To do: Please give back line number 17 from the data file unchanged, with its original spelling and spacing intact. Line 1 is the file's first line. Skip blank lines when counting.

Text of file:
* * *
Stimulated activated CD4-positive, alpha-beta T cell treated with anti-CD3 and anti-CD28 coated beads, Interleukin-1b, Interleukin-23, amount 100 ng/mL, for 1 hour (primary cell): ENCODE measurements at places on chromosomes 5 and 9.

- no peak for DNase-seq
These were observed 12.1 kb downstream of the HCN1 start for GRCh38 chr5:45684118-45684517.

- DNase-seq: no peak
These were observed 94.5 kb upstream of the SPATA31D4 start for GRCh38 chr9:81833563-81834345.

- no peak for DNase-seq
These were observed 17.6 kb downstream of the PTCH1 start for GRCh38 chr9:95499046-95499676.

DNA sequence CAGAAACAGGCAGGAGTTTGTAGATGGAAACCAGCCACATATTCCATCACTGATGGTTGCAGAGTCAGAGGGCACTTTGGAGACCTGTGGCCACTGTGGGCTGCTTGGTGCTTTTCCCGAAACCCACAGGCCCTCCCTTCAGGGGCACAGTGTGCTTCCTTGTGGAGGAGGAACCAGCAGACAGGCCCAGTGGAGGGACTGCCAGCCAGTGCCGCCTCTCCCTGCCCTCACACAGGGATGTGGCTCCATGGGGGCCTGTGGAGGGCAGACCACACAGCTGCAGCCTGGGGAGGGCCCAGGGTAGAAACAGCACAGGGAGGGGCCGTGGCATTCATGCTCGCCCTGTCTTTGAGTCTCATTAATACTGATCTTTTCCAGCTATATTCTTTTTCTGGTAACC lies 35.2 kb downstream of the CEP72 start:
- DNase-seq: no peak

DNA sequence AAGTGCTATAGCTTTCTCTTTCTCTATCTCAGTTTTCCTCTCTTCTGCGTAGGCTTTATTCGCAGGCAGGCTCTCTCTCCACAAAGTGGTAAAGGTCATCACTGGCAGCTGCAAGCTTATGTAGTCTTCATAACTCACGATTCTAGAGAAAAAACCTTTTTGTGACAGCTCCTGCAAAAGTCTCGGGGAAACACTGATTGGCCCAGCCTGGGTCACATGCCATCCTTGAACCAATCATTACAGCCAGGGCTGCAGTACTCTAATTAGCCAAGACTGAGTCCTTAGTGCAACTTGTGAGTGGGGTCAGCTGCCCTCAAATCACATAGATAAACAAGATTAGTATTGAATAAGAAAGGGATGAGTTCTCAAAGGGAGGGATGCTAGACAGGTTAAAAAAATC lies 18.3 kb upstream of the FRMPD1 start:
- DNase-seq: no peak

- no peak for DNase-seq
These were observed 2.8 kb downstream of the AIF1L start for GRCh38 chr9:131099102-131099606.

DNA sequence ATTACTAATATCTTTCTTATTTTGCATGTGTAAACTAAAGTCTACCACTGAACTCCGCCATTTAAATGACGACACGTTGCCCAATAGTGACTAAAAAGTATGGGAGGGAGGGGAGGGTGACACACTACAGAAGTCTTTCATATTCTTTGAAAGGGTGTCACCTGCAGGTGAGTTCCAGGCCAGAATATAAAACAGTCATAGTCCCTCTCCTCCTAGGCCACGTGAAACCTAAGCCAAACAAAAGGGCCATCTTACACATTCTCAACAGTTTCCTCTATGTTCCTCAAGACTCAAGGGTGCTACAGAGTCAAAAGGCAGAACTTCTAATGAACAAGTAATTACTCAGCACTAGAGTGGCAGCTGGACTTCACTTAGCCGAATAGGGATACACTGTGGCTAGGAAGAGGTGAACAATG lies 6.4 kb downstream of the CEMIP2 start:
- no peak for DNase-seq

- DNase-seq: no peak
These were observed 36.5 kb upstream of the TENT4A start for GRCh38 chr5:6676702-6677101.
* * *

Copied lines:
These were observed 36.5 kb upstream of the TENT4A start for GRCh38 chr5:6676702-6677101.